Abstract: Can we trust that the attention heatmaps produced by a neural machine translation (NMT) model reflect its true internal reasoning? We isolate and examine in detail the notion of faithfulness in NMT models. We provide a measure of faithfulness for NMT based on a variety of stress tests where model parameters are perturbed and measuring faithfulness based on how often the model output changes. We show that our proposed faithfulness measure for NMT models can be improved using a novel differentiable objective that rewards faithful behaviour by the model through probability divergence. Our experimental results on multiple language pairs show that our objective function is effective in increasing faithfulness and can lead to a useful analysis of NMT model behaviour and more trustworthy attention heatmaps. Our proposed objective improves faithfulness without reducing the translation quality and it also seems to have a useful regularization effect on the NMT model and can even improve translation quality in some cases.

Tuesday, July 14th, 09:30 a.m.

Synthesizer: Rethinking Self-Attention in Transformer Models
07 Jul 2020

In our lab meeting tomorrow, Nishant will introduce the Transformer Models. A Zoom link will be posted to Twist on the morning of the meeting.

Synthesizer: Rethinking Self-Attention in Transformer Models

Abstract: The dot product self-attention is known to be central and indispensable to state-of-the-art Transformer models. But is it really required? This paper investigates the true importance and contribution of the dot product-based self-attention mechanism on the performance of Transformer models. Via extensive experiments, we find that (1) random alignment matrices surprisingly perform quite competitively and (2) learning attention weights from token-token (query-key) interactions is not that important after all. To this end, we propose Synthesizer, a model that learns synthetic attention weights without token-token interactions. Our experimental results show that Synthesizer is competitive against vanilla Transformer models across a range of tasks, including MT (EnDe, EnFr), language modeling (LM1B), abstractive summarization (CNN/Dailymail), dialogue generation (PersonaChat) and Multi-task language understanding (GLUE, SuperGLUE).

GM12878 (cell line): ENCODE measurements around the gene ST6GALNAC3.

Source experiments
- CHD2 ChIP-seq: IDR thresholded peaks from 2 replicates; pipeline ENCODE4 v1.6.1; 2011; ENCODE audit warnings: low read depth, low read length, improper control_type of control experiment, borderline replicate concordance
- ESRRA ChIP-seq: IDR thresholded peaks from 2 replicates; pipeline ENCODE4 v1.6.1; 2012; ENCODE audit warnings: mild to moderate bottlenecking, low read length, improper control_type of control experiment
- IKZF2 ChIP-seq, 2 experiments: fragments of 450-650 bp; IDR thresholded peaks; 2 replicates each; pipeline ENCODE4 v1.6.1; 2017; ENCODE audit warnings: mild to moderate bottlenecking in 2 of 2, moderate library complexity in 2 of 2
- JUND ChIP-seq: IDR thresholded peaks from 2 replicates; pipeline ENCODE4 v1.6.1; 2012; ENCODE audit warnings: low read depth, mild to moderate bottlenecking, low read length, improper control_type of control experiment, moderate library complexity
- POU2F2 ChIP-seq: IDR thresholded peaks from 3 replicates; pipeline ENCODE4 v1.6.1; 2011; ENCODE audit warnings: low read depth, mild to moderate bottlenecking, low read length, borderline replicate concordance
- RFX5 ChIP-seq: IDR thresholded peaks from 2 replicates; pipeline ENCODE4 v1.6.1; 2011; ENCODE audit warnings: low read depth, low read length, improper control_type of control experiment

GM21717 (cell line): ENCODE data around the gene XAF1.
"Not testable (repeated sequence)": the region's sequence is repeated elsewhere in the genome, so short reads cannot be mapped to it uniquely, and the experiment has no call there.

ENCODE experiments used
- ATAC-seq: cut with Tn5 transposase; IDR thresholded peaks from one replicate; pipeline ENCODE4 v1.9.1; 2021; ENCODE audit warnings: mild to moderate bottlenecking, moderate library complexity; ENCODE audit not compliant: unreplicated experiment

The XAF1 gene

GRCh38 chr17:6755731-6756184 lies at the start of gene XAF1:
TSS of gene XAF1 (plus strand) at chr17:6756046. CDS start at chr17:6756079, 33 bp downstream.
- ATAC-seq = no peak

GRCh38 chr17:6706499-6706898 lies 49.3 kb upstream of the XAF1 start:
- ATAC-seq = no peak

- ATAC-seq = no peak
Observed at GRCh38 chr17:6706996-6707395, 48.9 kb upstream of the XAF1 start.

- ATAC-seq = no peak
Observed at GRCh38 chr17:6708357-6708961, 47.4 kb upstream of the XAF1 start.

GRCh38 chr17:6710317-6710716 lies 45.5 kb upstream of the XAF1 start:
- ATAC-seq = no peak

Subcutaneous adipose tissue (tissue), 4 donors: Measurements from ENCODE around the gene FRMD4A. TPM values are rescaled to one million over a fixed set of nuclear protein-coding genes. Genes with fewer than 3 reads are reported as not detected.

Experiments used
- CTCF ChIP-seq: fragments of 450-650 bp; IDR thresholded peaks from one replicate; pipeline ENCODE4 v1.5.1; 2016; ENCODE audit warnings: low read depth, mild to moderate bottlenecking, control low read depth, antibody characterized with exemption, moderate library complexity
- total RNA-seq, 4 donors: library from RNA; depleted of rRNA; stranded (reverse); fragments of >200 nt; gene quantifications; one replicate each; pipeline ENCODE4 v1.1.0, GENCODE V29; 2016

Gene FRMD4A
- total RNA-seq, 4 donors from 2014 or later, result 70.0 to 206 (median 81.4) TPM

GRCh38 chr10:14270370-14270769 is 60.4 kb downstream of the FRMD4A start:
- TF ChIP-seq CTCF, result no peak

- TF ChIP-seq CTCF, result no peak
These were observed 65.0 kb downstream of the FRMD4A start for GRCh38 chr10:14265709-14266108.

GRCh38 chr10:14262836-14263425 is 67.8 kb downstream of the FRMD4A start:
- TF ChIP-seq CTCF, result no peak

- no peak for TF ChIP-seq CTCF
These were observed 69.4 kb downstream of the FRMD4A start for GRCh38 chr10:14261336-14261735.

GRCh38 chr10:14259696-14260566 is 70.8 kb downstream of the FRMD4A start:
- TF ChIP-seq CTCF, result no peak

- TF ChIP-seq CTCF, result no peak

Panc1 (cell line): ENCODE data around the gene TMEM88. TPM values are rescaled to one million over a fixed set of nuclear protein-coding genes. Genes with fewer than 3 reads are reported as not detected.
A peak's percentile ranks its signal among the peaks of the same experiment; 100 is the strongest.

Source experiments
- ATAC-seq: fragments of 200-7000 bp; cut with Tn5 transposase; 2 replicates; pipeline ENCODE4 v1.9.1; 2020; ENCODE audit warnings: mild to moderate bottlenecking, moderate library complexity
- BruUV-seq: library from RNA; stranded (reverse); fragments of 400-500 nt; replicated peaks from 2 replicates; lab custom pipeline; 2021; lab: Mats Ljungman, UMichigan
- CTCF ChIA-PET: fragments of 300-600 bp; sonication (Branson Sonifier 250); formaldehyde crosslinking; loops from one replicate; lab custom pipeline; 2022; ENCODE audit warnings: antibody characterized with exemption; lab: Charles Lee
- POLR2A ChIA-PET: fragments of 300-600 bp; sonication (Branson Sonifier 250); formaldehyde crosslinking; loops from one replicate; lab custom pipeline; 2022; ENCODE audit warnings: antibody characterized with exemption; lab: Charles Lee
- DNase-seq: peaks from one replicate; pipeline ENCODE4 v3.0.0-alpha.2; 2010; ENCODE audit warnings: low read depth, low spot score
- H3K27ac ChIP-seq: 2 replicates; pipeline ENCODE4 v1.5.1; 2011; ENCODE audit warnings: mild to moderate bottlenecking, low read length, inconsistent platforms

Tuesday, July 7th, 09:30 a.m.

Does Privacy Exist When We Are Online?
30 Jun 2020

In our lab meeting tomorrow, Hassan will introduce the online privacy. A Zoom link will be posted to Twist on the morning of the meeting.

Does Privacy Exist When We Are Online?

Abstract: You have most likely tried creating accounts in different websites, and have been forced to look at their privacy policy and terms pages. If you are like me, you have very likely tried to get to the last line of those pages as fast as possible to accept the terms and get your account. In this presentation, we are going to discuss “privacy” and “digital identity” and what you might have missed in fast browsing those terms pages (we will study the privacy policy and terms of an example service). We will also learn our rights in releation to these policies as the service users. At the end, I will present my suggestions to have a higher level of privacy while using internet.

Tuesday, June 30th, 09:30 a.m.